Masseur specialises in ancient massage
LESPA at the Sofitel Queenstown Hotel & Spa has introduced a new Maori spa specialist and therapist to its already extensive range of services.
Elizabeth Davis, more commonly known by her traditional Maori name of Riri, originally hails from the North Island and belongs to the Ngati Wai and Te Rarawa Iwis. Her specialty is Mirimiri, a form of massage indigenous to and practiced by the Maori tribes of New Zealand.
Considered to be the ancient taonga or treasure of healing by massage passed down by Maori ancestors, Riri for the very first time brings those techniques learned from her parents and grandparents personally to guests of LeSpa at Sofitel.
A seventh generation healer and therapist, she is one of only a handful of local people in New Zealand accredited in specific Maori treatments and says she joined the LeSpa team for the chance to share a part of her culture and her people with the rest of world.
Riri said: "While there are therapists in every Maori tribe, they mainly practice within their own Iwi or community.
"A tourist may be able to find spas in Auckland and Rotorua that offer traditionally trained Maori therapists who practice indigenous treatments, but not here it Queenstown. I am essentially the first."
Riri specialises in several Maori treatments, including the Mirimiri and Romiromi, for more than 20 years, later learning different relaxation massage techniques to complement her traditional focus.
"Maori therapies have been passed down through generations of my family, and now I am playing my part in continuing those traditions by training my two children in the ancient arts and ways of Mirimiri."
After many years of serving the Maori community as a natural therapist and healer, practicing on family and friends, Riri chose LeSpa is her first 'professional' therapist role within an internationally recognised spa.
According to ancient folklore, massage such as the Mirimiri is passed down through Maori tohunga (healers), who connect with the land and tribal traditions. Acknowledging history is key.
"Knowledge is handed down by Maori Elders in order to learn the techniques for our most traditional and sacred treatments. While there is no specific degree to complete, whakapapa - the geneology of your tribe- must be learned thoroughly before you can be decreed able to practice the craft. Whakapapa is an essential part of the healing process and ensures you harness a true understanding, knowledge and context of the treatment to ensure its many benefits."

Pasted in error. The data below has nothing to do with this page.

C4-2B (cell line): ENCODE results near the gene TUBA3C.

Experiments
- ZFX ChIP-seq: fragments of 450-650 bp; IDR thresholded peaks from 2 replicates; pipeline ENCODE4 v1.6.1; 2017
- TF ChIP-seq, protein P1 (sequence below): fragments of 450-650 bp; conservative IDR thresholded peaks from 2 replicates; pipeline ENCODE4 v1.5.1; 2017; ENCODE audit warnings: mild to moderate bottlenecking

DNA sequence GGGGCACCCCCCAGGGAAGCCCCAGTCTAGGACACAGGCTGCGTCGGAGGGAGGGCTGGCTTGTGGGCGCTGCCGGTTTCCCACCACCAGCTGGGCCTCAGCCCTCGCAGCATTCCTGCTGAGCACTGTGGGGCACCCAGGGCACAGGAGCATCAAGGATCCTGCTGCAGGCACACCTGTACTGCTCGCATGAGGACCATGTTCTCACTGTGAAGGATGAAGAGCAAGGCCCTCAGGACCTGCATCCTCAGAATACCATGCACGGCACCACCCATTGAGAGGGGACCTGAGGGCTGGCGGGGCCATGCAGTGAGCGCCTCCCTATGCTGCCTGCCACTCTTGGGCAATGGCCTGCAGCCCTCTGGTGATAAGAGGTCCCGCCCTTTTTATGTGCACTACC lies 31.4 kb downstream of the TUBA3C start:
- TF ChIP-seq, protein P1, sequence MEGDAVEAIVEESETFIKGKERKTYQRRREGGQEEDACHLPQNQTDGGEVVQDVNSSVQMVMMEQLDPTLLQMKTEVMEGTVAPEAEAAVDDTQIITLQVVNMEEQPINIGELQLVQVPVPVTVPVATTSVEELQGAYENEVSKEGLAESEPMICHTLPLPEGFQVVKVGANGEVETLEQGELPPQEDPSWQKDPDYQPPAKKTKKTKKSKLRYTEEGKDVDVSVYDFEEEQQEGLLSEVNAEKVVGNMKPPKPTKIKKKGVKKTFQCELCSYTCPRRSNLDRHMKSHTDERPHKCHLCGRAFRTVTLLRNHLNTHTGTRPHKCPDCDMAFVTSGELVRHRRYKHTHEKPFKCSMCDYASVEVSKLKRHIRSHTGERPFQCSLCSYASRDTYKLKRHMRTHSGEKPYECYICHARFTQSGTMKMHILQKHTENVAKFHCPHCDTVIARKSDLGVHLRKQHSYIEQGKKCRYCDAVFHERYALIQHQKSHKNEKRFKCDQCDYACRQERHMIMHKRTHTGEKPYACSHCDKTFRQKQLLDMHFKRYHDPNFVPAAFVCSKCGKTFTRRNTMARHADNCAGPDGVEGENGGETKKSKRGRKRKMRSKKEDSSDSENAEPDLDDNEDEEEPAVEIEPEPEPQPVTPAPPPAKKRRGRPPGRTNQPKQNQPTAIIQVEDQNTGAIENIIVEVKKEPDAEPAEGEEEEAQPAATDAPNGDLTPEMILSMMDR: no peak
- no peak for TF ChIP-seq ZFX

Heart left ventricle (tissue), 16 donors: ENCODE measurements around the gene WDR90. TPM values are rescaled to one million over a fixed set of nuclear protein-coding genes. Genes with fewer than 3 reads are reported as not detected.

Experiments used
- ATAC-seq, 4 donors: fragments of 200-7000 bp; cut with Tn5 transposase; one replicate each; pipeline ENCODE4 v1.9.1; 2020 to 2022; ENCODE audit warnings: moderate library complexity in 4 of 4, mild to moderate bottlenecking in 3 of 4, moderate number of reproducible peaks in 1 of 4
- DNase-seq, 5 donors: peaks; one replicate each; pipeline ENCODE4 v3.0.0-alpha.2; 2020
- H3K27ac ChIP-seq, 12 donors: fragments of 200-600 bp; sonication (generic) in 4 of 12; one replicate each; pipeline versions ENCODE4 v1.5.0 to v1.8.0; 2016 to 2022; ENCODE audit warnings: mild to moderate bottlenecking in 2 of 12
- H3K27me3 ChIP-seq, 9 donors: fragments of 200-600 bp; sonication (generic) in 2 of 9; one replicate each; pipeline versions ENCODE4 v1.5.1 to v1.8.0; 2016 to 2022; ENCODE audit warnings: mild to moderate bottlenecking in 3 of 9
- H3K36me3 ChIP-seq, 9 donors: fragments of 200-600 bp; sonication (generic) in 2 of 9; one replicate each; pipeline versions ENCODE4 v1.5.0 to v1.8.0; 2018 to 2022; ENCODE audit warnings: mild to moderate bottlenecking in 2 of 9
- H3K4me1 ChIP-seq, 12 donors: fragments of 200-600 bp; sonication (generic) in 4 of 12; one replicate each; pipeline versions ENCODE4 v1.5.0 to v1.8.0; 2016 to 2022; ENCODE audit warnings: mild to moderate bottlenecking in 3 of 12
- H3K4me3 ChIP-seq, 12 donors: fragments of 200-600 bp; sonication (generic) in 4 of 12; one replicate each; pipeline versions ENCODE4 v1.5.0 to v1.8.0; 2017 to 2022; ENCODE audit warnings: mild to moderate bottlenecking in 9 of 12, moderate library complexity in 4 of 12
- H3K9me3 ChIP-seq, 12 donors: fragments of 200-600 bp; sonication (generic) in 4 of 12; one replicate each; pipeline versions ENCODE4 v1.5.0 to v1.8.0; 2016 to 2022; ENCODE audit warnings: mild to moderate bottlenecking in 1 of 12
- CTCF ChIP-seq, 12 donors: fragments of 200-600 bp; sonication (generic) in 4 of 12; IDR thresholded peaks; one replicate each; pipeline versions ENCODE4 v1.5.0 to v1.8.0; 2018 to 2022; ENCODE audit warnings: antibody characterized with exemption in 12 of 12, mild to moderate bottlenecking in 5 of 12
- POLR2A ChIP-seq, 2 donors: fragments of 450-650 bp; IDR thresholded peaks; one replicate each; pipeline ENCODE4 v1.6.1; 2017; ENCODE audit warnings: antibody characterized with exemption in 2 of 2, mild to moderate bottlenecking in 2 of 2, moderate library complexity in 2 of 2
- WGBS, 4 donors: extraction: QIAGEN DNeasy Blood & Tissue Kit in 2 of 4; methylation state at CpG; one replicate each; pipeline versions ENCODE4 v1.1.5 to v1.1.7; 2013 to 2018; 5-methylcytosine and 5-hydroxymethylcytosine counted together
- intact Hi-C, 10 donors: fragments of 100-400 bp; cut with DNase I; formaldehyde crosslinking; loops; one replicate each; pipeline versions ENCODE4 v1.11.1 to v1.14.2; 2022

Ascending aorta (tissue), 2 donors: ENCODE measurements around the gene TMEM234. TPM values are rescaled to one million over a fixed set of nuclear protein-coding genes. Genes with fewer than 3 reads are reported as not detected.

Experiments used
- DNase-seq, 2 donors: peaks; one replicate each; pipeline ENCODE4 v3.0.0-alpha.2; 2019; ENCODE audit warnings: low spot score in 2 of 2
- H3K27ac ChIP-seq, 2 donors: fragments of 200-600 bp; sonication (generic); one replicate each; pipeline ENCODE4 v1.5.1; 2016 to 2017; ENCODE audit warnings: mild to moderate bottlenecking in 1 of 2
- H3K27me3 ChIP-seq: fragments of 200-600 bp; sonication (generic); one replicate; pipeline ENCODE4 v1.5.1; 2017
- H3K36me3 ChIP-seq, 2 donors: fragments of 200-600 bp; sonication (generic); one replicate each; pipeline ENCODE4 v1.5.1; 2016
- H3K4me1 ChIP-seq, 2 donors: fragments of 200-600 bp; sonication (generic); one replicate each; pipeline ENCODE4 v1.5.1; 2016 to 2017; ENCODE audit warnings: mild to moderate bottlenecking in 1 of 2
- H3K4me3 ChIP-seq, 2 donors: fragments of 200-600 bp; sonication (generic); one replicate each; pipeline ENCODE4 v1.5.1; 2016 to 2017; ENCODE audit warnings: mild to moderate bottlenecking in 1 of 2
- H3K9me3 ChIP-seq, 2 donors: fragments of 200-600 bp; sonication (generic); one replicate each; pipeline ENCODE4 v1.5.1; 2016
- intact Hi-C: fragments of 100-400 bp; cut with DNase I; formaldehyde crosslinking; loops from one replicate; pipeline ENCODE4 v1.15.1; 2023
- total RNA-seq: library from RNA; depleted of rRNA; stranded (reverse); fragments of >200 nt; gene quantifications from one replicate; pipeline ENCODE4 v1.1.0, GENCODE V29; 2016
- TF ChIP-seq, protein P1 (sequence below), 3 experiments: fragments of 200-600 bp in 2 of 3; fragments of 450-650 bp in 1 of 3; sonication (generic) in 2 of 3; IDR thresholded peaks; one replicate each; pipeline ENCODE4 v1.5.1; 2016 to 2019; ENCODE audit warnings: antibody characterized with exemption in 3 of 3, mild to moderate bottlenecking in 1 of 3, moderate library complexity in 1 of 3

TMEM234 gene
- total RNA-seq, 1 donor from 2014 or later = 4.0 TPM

Mirimiri is a therapeutic massage using soft techniques, with pounamu, native leaves, and other tools used at times to bring an added dimension to the healing process. Beginning with a prayer, the treatment rebalances energies and brings on a state of deep relaxation, leaving the client with increased energy and focus.
Romiromi is a more intense experience, combining deep tissue work, pressure points and body alignment to aid in releasing blocked energy in the physical, emotional, mental and spiritual spheres. Romiromi is sacred to the Maori and said to be transforming, increasing energy and motivation.
Both the mirimiri and romiromi rely on a connection between the therapist and the client; the more trusting and open the client is, the more they will receive in return.
Though one or the other can be requested, Riri relies on her instinct and bond with the client as to how the treatment is performed, making each and every massage experience a unique experience personalised for the client. Depending on the situation she may chant or sing during the treatment. Both the mirimiri and romiromi begin with a traditional prayer.
"Mirimiri and Romiromi are healing treatments, not just about relaxation.
"The idea is for those receiving treatment to come away with a spiritual and emotional lift, reduction of pain, and realignment of the body," Riri said.
For both treatments at LeSpa, Riri uses kawakawa oil, made from the native kawakawa plant, teas and oils of which are used medicinally for treating a variety of ailments in Maori culture.
Although now enjoying life in Queenstown and at Sofitel's LeSpa, Riri is originally from the the Bay of Islands and Kaitaia - a special region famous in Maori folklore as being the place your spirit passes on.
"Given my birthplace and ancestral calling I long wanted to be a spa therapist - it's in my blood and heritage. I can connect with people through this practice, and it's fulfilling to know that I can make a difference to people's health and provide encouragement to work towards making a difference in their lives.
"What attracted me to LeSpa is that it's natural, beautiful space and has a special feeling and ambiance. I am in the end a healer so those qualities work well to place people in the right frame of mind to receive treatment."